The other reason is that both the ocean and the ice masses are very big and a warming of the surrounding atmosphere will only penetrate slowly, but inevitably, into them. As a consequence their sea level contribution continues even if the warming does not increase. Sea level rise over the last century has been dominated by ocean warming and loss of glaciers. Our recent study indicates that the future sea level rise will be dominated by ice loss from the two major ice sheets on Greenland and Antarctica – slumbering giants that we’re about to wake.

Sea level rise contributions over 2000 years from: ocean warming (a), mountain glaciers (b), Greenland © and Antarctic (d) ice sheets. The total sea level commitment (e) is about 2.3m per degree of warming above pre-industrial.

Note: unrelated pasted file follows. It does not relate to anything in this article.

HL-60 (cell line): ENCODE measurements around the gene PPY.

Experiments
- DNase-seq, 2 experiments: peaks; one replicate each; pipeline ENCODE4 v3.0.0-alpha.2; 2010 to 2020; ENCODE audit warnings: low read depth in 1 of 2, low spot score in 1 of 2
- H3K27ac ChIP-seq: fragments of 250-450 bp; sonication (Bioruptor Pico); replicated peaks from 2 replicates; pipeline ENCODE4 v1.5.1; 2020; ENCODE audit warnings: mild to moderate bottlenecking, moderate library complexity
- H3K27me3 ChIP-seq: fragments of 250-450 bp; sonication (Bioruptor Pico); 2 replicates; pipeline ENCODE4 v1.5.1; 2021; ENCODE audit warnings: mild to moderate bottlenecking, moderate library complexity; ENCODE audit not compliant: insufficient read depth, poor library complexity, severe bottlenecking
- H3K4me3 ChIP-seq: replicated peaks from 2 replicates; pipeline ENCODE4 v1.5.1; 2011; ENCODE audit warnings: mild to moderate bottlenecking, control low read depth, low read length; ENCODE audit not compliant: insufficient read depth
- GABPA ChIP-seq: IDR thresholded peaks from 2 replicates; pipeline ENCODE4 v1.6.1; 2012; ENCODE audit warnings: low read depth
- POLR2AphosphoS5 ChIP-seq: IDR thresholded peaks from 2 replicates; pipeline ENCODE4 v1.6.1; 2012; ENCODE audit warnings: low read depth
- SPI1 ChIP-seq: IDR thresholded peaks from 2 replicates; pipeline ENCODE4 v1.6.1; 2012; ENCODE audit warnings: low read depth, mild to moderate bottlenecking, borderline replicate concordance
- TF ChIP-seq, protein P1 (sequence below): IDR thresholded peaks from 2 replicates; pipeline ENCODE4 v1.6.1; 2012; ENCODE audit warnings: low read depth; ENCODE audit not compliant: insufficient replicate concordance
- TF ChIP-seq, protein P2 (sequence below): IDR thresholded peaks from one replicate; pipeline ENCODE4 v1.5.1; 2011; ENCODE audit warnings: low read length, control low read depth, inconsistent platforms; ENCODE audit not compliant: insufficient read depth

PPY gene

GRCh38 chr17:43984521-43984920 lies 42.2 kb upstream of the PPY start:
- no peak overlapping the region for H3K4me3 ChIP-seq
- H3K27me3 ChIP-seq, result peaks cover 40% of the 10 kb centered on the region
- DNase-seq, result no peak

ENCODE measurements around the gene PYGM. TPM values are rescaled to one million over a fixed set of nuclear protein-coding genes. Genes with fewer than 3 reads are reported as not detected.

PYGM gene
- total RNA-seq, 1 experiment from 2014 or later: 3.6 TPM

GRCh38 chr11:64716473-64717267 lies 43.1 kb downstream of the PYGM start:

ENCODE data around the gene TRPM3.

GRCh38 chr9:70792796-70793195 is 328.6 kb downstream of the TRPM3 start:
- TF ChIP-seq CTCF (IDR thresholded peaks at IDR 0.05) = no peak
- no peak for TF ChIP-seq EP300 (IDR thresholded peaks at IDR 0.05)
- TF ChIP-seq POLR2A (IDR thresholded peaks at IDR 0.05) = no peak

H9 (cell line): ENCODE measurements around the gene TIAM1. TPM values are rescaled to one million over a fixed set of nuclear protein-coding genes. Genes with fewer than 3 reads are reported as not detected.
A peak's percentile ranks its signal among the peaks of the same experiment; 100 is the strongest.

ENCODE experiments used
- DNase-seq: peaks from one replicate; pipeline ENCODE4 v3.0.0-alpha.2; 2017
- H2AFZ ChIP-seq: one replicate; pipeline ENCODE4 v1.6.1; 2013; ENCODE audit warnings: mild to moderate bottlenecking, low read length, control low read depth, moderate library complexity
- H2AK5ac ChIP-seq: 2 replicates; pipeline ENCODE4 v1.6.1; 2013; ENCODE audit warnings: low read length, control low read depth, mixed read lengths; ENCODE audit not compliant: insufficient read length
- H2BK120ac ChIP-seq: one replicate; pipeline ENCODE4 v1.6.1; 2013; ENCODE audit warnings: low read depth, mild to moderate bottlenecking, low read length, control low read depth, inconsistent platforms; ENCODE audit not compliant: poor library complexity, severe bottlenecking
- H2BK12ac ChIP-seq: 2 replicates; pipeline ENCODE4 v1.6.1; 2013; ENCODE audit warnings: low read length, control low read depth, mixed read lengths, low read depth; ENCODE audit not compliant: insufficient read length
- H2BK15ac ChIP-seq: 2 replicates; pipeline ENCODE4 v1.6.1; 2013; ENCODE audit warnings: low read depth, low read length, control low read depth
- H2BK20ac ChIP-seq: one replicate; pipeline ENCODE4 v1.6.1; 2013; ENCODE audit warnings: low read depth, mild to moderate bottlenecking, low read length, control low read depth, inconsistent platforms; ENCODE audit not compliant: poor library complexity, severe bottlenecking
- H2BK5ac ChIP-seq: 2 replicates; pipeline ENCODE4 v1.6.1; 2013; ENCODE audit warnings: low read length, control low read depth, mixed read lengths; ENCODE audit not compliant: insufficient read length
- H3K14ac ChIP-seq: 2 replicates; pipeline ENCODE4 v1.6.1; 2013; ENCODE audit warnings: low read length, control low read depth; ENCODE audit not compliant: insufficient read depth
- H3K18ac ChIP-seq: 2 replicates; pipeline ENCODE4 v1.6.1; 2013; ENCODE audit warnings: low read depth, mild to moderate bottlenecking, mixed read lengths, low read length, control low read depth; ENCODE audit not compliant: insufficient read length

It is easier to understand a future world that has adjusted to a new equilibrium of higher temperatures than it is to understand the dynamic (perhaps rapid) transition from today’s world to a warmer one. That is why we used physical models for the ocean, the mountain glaciers and the big ice sheets to compute how the systems would be different if the world was warmer.

What we found was that for each degree of global warming above pre-industrial levels the ocean warming will contribute about 0.4 metres to global mean sea-level rise while Antarctica will contribute about 1.2 metres. The mountain glaciers have a limited amount of water stored and thus their contribution levels off with higher temperatures. This is over-compensated for by the ice loss from Greenland, so that in total sea level rises quasi-linearly by about 2.3 metres for each degree of global warming (see figure).